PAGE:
I had a great question on my last post from Melva who asked,
“How does one recover from Google algorithm changes?”
Unfortunately, if you’ve suffered Google ranking dips from algorithm changes, it’s not easy to recover.
However, I say stop worrying about it.
You could chase Google all day long trying to figure out their algorithm, then drive yourself crazy keeping up with their changes so you can maintain your search engine ranking. Frankly, I think it’s a poor use of our time.
As long as you practice good, sound search engine optimization strategies, just wait, chances are your ranking will come back with the next algorithm change. It’s like a crazy roller coaster ride.
But who can wait for that to happen? Nobody! Waiting for Google to come to their senses and realize you have a great site is a little silly.
So what should you be doing?
Rely less on Google and more on building your own traffic and sales.
I’ve never loved the idea that the success of my business is dictated by the whims and changes of Google. That’s scary to me. I prefer to depend less on the search engines and stand more on my own two feet, and you should too.
How to survive Google Ranking Dips and Keep Your Traffic Flowing
Be Active LinkedIn
I’ve had more success with LinkedIn than any other social site. That’s because there’s a lot of interaction on LinkedIn. People are posting questions, articles, blog posts and making comments, so it’s easy to get involved in topics of interest and spark conversations.
If you’re not on LinkedIn already, get signed up and create an account.
- Complete your profile.
- Click on ‘Groups’ at the top of the page. Then click on ‘Groups You May Like’.
- Enter your niche keyword and request to be in groups that are relevant to your niche.
As you join a group, update your settings to send you an email for all new discussions and topic updates. I have a separate email for all my LinkedIn activity, that way it’s easy to read only what I’m interested in.
You’ll be amazed at the traffic you’ll receive with daily participation.
Be Active on Twitter
4 times a day get on Twitter and do the following:
- Create 1 tweet about 1 of your own blog posts or articles
- Tweet 2 blog posts that you find useful and interesting for your followers that are not yours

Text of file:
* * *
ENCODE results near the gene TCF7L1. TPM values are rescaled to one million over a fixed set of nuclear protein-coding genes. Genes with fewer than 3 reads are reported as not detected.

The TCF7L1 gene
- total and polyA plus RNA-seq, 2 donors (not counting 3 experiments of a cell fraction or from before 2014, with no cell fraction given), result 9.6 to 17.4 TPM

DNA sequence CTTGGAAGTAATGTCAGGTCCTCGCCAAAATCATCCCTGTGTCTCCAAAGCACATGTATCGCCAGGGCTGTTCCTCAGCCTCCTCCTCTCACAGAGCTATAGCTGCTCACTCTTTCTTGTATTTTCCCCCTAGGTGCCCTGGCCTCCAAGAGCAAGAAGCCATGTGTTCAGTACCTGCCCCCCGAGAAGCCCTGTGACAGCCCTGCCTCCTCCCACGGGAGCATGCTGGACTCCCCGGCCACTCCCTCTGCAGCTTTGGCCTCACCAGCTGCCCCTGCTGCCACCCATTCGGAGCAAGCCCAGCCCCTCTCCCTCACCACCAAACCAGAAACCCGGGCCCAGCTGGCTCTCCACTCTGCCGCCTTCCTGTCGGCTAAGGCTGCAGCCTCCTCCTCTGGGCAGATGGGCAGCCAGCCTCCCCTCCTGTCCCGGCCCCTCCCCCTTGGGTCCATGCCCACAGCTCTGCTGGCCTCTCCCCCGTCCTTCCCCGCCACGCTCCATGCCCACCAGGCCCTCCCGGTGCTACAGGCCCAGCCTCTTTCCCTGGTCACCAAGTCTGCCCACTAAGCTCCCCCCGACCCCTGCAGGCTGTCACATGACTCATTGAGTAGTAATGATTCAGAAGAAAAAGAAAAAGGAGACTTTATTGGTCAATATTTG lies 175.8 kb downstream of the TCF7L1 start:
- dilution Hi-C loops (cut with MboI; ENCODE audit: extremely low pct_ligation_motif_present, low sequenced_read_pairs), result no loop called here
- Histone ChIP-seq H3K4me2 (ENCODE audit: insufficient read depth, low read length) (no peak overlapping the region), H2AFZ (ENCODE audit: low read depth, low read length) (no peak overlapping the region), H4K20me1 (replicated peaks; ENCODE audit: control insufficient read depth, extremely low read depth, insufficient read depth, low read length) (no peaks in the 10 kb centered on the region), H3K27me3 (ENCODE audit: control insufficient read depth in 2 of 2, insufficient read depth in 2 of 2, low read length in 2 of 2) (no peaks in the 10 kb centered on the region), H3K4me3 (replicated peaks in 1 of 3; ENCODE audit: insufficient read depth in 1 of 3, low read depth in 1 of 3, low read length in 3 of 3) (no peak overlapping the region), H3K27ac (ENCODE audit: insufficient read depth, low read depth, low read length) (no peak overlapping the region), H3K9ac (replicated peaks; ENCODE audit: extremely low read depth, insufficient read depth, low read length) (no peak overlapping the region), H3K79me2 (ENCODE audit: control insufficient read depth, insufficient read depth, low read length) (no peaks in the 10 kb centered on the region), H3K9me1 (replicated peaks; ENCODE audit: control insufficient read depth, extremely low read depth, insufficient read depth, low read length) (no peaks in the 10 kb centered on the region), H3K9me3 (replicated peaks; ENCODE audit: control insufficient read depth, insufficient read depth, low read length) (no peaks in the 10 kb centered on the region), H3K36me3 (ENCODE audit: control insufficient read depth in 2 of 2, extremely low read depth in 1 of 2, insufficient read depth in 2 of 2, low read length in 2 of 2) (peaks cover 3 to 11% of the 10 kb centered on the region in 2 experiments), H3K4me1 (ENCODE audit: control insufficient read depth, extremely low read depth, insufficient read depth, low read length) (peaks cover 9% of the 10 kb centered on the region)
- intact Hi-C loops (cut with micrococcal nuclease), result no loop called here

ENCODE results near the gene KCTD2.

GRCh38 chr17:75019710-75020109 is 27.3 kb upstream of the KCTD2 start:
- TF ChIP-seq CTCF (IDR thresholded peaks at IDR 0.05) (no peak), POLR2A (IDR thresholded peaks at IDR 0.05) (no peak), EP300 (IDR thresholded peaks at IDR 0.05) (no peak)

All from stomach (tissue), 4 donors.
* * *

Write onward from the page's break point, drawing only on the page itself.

- Tweet 1 personal saying or inspirational tweet.
I personally recommend doing this first thing in the morning and then repeat about every 4-5 hours.
Be Active on Facebook
I confess, I don’t love Facebook, but many of the connections I’ve made there, I’ve learned tons from. I’ve made some great friends there as well. So even though it’s not my favorite platform, it has a lot to offer your business.
- If you offer free ebooks or guides, ask readers to show support by liking your FaceBook page.
- Share your articles and blog post on Facebook and share other articles and posts you come across.
- Ask relevant questions and solicit responses that will engage readers.
Funnel your Traffic To your email list
Have an email opt-in box present on every page of your site or blog and funnel your traffic to that list. If you don’t have an opt in email list, think about creating one.
Because people that subscribe to your email list are highly targeted, those are your best potential customers. If they sign up, they’re interested. So use that to your advantage.
I don’t mean pitch sales to them. Instead connect with them as their friend and mentor. Give them the best of you. Make it so they don’t need to look any farther. If they trust and like you, they’ll trust your recommendations.
Promote your LinkedIn, Twitter, Facebook and Google+ accounts to those on your list. Send them your posts and discussions going on. If they appreciate your content, blog posts or articles ask them to ‘Like’ it on Facebook.
Involve them just as you would a good friend. Sometimes people just need to be asked, and they love invitations
What are some of the ways you’ve survived Google ranking dips? Or maybe you haven’t. Then again maybe you haven’t seen any ranking changes at all. Whatever your experiences, let us hear your thoughts, or rants